Monday, 18 November 2019

Writing Sprints - The Creative Process


WRITING SPRINTS

I feel like I've been living under a rock because for a long time, while I knew about writing sprints, I didn't really think they did much. I'd never tried them and kinda saw them more as another solitary part of writing that didn't appeal to me. And then, while on a deadline and needing to finish the chapter I was on, I hopped on youtube and joined a livestream chat where sprints were going on.

And boom! My mind was opened to the whole thing, and it allowed me to get a bunch of words written, finish the chapter and still have some time spare. And it just opened my eyes to the whole process. I didn't partake in the chat, but it was there if I wanted it. On top of that, having a whole group of other people trying to do the same thing I was, was empowering in a way I hadn't realised before.

So what are writing sprints and where do you find them? The first is an easy answer, writing sprints are basically when a group of writers get together and set a timer with the plan to write as many words as they can in that time. It's a fun activity and can help you connect with writing buddies, find a writing family and are especially useful during NaNoWriMo and other times when you want that personal connection, but also need to get some words written.

Where do you find them? ALL over the internet! From Twitter to YouTube and beyond. I'm sure there are loads on Discord too, though it's not a platform that I've been able to use to any success because it slows my computer down. However, when you find some good ones, you'll usually discover that there's a schedule as to when they're posted and how often. You'll get the occasional people who livestream often, and then those who only do it for special occasions, but however you find your writing buddies sprints are a super helpful resource.

Here are some of the reasons I can think of as to why they are helpful!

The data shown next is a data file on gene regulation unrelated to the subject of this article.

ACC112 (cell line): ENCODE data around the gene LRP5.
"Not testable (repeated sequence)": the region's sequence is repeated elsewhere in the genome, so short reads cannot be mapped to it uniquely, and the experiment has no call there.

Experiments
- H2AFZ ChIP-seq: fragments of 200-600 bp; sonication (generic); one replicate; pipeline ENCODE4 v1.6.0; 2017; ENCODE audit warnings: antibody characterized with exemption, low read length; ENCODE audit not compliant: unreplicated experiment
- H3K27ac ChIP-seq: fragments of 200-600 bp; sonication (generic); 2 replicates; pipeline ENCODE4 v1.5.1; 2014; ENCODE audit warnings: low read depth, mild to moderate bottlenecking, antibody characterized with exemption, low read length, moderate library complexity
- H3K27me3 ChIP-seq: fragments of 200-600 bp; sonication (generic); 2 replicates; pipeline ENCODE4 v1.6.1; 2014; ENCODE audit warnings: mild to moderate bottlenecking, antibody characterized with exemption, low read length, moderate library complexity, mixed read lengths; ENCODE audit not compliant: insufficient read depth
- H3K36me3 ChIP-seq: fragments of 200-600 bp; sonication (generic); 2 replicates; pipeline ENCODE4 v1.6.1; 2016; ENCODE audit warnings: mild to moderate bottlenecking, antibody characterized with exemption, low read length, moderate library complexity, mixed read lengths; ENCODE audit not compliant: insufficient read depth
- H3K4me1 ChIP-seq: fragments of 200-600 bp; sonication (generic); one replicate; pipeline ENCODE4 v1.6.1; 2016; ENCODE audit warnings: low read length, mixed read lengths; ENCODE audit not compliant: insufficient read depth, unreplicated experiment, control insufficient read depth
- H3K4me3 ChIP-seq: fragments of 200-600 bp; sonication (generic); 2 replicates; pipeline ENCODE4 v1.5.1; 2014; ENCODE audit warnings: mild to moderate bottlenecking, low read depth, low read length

#1 - WRITING IS USUALLY LONELY

Generally speaking, most people who write do so alone. There's always exceptions to that rule, but I'm thinking mostly of myself and the writers that I know. We might have a loved one with us if we're writing in bed or at home, but the act of writing is done in solitude. Sprints and livestreams make you connect with people who have a common goal. The internet has made it so easy for people to bridge the gaps over the miles between them and make good friends who they can then write with online. This is a HUGE positive!

#2 - COMPETING WITH YOURSELF HELPS PRODUCTIVITY
It's not just the thought of beating yourself in the writing sprint, but having people around you to celebrate when you do. Yes, you can compete against the others in the sprint, but so long as it's a nice and friendly one, there shouldn't be a problem. Overall, being around people who are excited and happy about your project will make you want to write more, and not doing it alone, will add to that.

#3 - CHATTING IT THROUGH CAN HELP WORK OUT PLOT HOLES
Let's face it, there will be times when you can't think of what happens next, or how to deal with a plot hole, and having other writers, who completely get that, is going to help you move forward. I'm not someone who really suffers from writer's block any more. I used to be, and I did a piece about that here, though I plan to update that in the new year, but my point is, that having people to talk things through with both adds to the enjoyment and gives you a chance to talk it through and work from there.

And finally, #4 - FRIENDS ARE ALWAYS A BONUS!
This is a big one. For a long time I just didn't have writing friends who I could actually chat with. I knew people who were authors and I would sometimes speak to them on Facebook in comments and such, but I didn't have a writing group, my people who I could go to and talk about anything with. I tried on Twitter, but I kept doing it wrong, and I tried elsewhere and just ended up a bit of a loner when it came to writing.

Enter Authortube (channel here) and even then I didn't really manage to make any friends there. I was more active on Twitter and I made a few friends there, and then they joined Authortube and from there it all blossomed. On top of that, I did signings which made me friends there as well. All in all, having friends in the writing community are only a good thing. Having people you can talk to about either writing or anything else, is great, especially when they're coming from a similar position or even if they're not. Variety is a good thing!

So there we have it, my awakening towards writing sprints and all you can learn from them. Try and give them ago during NaNoWriMo and of course, may the writing go easy!

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